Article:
Mary, dragging down tyrants

Socialist politics and outlook have had a part in Anglicanism for many years. In the early years of the twentieth century a number of Anglo Catholic priests, no doubt influenced by the political rise of socialism and the social conditions in which they ministered, metaphorically, and even literally, raised a red flag, challenging ‘the apostasy and corruption of the Church, her pandering to the rich and respectable…’

Among such priests Conrad Noel (1869 – 1942) the ‘Red Vicar’ of Thaxted was a notable leader. Noel was inspired by his faith and his Anglican upbringing to proclaim his Christianity in a radical and challenging way. The Church of England should be, he said, a ‘red army fighting for God and Christ.’  In Thaxted Church the red flag, the flag of Sinn Fein and the flag of St George for a time hung together.

In 1918 Noel formed the socialist Anglican group the ‘Catholic Crusade’ whose rallying cry was responded to in several parishes around England. The Crusade aimed to show its members the essentially Christian nature of socialism. The Crusade produced liturgies and prayers for members, often rewriting the traditional words into forms intended to inspire, challenge and even provoke.

The Divine Praises as used by the Anglican Catholic Crusade

In this Anglican tradition Mary and the Magnificat had an important role. It was a role, however, with a different emphasis to that traditionally found in Anglo Catholicism. Members of the Catholic Crusade were encouraged to pray the ‘Rosary of Redemption’ and praise God for ‘Mary, the patriot maiden of Galilee and the Mother of Mankind, whose eager heart aflame with justice, drew God down out of his Heaven to redeem the race.’ Mary is spoken of with fervour and passion, often political passion.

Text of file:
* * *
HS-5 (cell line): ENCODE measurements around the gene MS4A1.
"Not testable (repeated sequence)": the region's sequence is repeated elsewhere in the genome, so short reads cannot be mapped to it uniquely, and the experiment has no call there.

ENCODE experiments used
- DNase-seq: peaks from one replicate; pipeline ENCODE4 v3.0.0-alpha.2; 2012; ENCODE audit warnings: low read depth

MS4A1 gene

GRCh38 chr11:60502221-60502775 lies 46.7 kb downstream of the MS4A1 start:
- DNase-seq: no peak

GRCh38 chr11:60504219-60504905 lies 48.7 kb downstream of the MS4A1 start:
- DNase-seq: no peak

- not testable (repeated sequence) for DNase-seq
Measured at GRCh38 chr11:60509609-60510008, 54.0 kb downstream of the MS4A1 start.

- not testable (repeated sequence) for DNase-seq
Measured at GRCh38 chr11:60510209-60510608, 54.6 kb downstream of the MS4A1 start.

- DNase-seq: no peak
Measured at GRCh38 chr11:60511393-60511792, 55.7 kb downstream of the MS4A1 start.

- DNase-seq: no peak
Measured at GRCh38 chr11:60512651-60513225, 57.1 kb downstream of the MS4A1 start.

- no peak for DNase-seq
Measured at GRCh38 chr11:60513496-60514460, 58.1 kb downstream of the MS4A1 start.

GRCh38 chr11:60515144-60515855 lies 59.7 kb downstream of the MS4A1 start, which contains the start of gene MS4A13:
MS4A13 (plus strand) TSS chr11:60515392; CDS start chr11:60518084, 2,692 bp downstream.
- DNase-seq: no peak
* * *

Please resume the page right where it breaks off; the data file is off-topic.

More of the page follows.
Image of Mary at Holy Trinty, Sneyd, Staffordshire once a centre for the Catholic Crusade

Theologically the comrades of the Catholic Crusade toned down some traditional terms for Mary such as,  Virgin, Queen, Sinless, preferring more simple language such as  ‘Blessed Mary’ or ‘Mary, Mother of Mankind’ and earthy and radical terminology. This point is shown particularly in the Crusade’s rewriting of the ‘Divine Praises.’ The vision of Mary was interwoven with the politics of the day, thus in 1947, on August 15th, Mass at St Peter, Becontree celebrated not only the Assumption of Mary but also the beginning of the end of the British Empire.

The Catholic Crusade is no more. Its radical challenge is somewhat dormant in Anglicanism today but it has inspired many, including, for example, Fr John Groser, Fr Alan Ecclestone and Fr Ken Leech, and members of the later Jubilee Group.

Writing about Noel, the Catholic Crusade and the church of today Professor John Orens comments that there is a need today for ” listening to community and to God. What we need are not programmes so much as vision, the courage to dream and the courage to act on our dreams. Challenges await, but that is the price of adventure, and for Noel it was adventure that made life worth living.”

Perhaps the time is coming for a radical and challenging Anglo Catholic vision to  interpret Mary for today.

This post is part of a series of blog posts about Mary in the Anglican tradition. We consider different interpretations of Mary in word and image, as found in the Anglican church.


About stchrysostoms

St Chrysostom’s is an Anglican (Church of England) parish church in Manchester, UK. We’re an inclusive, diverse and welcoming faith community rejoicing in our Anglo Catholic tradition, where people of many differing backgrounds make friends. Find our Facebook group at
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